Great article! Regarding Gary’s comment, I don’t necessarily believe that it’s pointless to shoot film if all you want to do is share your work online. The visual benefits (if you are scanning yourself – using the labs to do your scanning kind of locks you into a certain look by the way the lab operator scans your film.), are most certainly there. I spend alot of time scanning as well, and for some reason, I enjoy it more than when all I did was shoot digital and post process the Raw files. But it all is a personal decision in the end.

        As someone that recently has started doing thier own color developing at home, you’ll find that those same magical feelings (watching a print develop in the darkroom, or like me waiting for the timer to end on the fix so you can pull out the negatives to glance over them) will be stirred up the first time that you open the tank and see those smelly, orange negatives on the reel!

        take care,

  • The following youtube video could be of interest:
    Rob Hummel: Primer on Film and Digital Capture by Rob Hummel at Cine Gear Expo 2011: https://www.youtube.com/watch?v=98FZ8C6HneE

    • Lilly Schwartz

      Thanks for sharing this Andreas! Now, that’s absolutely crazy! I didn’t know that high altitudes kill pixels. I always thought that traveling with film is annoying, because you might kill your film in a broken x-ray machine and always have to argue with the security guards to have it hand-checked. However, killing one roll of film is an entirely different thing than killing a pixel on your digital. That pixel will be dead permanently!

  • Great piece. I’ve got shooting 120 film down to as cheap as $3.50 per roll by choosing certain types of film, processing in Caffenol and scanning myself. When you consider that a $2500 digital SLR body will on overage shoot 200,000 shots before the shutter gives out, or more likely, before you have to upgrade in 2 or 3 years time to the newest latest bit of gear, the cost of shooting film compares favourably.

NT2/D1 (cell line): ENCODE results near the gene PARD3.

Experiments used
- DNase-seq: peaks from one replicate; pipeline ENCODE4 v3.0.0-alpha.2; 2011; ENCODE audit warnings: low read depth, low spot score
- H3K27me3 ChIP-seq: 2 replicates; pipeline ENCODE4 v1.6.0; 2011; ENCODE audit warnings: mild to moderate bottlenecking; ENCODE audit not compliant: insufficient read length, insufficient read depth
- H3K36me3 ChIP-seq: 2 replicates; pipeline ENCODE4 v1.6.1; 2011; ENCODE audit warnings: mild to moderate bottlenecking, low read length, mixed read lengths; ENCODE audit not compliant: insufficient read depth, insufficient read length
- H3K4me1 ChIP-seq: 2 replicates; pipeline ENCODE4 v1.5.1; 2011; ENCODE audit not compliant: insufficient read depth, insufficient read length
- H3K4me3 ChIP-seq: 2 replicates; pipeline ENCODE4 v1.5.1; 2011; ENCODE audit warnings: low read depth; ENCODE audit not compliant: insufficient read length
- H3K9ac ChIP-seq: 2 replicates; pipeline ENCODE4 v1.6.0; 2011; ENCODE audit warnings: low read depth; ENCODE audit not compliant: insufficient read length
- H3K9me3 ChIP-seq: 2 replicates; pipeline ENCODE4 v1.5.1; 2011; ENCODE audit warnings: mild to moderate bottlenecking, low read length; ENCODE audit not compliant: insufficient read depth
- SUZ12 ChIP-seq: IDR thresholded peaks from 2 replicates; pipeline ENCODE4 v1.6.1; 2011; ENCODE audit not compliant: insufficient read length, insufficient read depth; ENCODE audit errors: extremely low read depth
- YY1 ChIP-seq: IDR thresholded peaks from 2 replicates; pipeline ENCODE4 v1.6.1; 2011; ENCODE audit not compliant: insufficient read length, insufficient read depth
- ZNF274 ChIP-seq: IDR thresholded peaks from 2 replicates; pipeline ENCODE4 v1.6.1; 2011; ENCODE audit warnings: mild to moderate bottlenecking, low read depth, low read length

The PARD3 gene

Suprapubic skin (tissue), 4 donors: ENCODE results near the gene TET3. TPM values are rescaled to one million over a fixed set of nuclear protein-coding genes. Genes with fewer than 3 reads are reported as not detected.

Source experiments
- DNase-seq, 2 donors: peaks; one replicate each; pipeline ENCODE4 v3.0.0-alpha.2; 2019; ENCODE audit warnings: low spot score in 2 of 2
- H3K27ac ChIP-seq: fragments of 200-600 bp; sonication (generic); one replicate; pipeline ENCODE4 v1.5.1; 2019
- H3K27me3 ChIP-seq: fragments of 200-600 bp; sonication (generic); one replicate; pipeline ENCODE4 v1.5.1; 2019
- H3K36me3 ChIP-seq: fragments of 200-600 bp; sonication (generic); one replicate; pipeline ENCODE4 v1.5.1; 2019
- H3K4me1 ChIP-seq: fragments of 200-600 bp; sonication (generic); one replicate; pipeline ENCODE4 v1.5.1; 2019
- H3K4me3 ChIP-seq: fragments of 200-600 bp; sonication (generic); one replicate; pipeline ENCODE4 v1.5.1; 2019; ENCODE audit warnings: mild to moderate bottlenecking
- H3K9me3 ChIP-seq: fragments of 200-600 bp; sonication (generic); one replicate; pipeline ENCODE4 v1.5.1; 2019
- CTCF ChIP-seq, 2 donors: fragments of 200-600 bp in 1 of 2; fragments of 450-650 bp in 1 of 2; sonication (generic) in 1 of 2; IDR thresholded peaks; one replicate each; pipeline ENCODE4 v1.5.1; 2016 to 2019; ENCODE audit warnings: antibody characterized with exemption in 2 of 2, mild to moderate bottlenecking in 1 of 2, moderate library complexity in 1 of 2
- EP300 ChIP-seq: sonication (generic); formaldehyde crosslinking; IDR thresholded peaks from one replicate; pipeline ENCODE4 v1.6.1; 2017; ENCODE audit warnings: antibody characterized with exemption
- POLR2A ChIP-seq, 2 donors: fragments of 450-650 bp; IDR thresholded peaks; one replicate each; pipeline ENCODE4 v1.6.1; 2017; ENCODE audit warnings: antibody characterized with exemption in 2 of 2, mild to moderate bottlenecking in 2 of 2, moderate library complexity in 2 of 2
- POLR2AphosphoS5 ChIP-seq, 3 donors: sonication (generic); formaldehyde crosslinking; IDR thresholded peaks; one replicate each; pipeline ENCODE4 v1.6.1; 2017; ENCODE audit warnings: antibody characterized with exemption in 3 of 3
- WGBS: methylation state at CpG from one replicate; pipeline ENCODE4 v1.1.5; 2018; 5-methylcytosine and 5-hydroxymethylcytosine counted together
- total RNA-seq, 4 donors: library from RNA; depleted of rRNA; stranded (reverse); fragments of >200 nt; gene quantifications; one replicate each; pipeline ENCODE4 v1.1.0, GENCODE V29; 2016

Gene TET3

I’ve had 2 DSLRs expire in the period of time that I’ve had one Rolleiflex, which is still chugging along.

    Plus more than the cost, I really enjoy the process of shooting film. Sitting in front of a PC sorting 300 photos and moving sliders for 3 hours doesn’t excite me the way that developing film and holding negatives to the light for the first time does.

    • Lilly Schwartz

      Well, with DSLRs you obviously become a victim of planned obsolescence as well. I doubt that the shutter has to give out after 200,000 shots, they make it that way on purpose. Why else would there be 60 year old SLRs that still work fine to this day? Digital cameras expire for this reason or that while the analog ones really keep forever. If I buy a 20 year old Leica now I expect it to keep at least another 20 or 30 with only minimal servicing! My Rolleicord is actually 60 years old and still works fine! I expect it to keep going for another 30 at the very least.

      And you’re so right about digital processing. Considering that digital cameras also invite you to shoot all sorts of crap, getting 10 keepers in 300 pictures is almost a good hit rate. And of course you have to go through all of them to really know which ones are the keepers. I much prefer taking the film from the spool and looking at them for the first time when they’re still wet as well. It’s such a nice feeling! Sorting through a contact sheet of 36-39 pictures is also much faster than looking through 300 pictures on the screen.

  • Roy K.

    Hi Lilly.
    This was really cool to read, as I recently posted something quite similar on a blog I started some time ago, but never really knew in which direction it would take me.
    I shoot film. I have shot film since I was a child and got my first Minolta Hi-matic G from my parents in -74. Did 135 film most of my life, until DSLR’s really flooded the market, and film was “impossible” to get hold of anymore. Forgot about my cameras and decided to never buy a DSLR, period.
    Well, a few years back the prices for a used one came down to reasonable levels, so I thought what the heck, and went for a Nikon D300. Then I needed good lenses, which was found in between my old stuff… then I found my old cameras, and then (since internet at this point finally had started to get useful) I finally discovered that film was absolutely not dead at all. Grabbed my old Nikons, bought some film at some point after being shooting digital for a little while, and was hooked again. Hooked on a feeling, so to say, because this has a lot to do about feeling I think.
    Well… then I started to think that maybe I should realize an old dream and buy a medium format camera, since there was no way I could possibly afford this back in the 80’s or 90’s. Easy as heck, and went away with a good Mamiya RZ shortly after. Since then I have not been looking back to be honest. I still shoot a few digishots every now and then just because it’s faster and easier for things that has to be posted rather quickly, but I never shoot digital unless there is the slightest possibility that film will do the job. And film will allways do the job, but just in a different way.
    I have been developing film since I was a kid as well, since my father was doing it and I learned from him. A few weeks ago I developed my first C-41 as well, and It’s just the same as B&W, only a bit more hot water will have to be used. No hassle at all.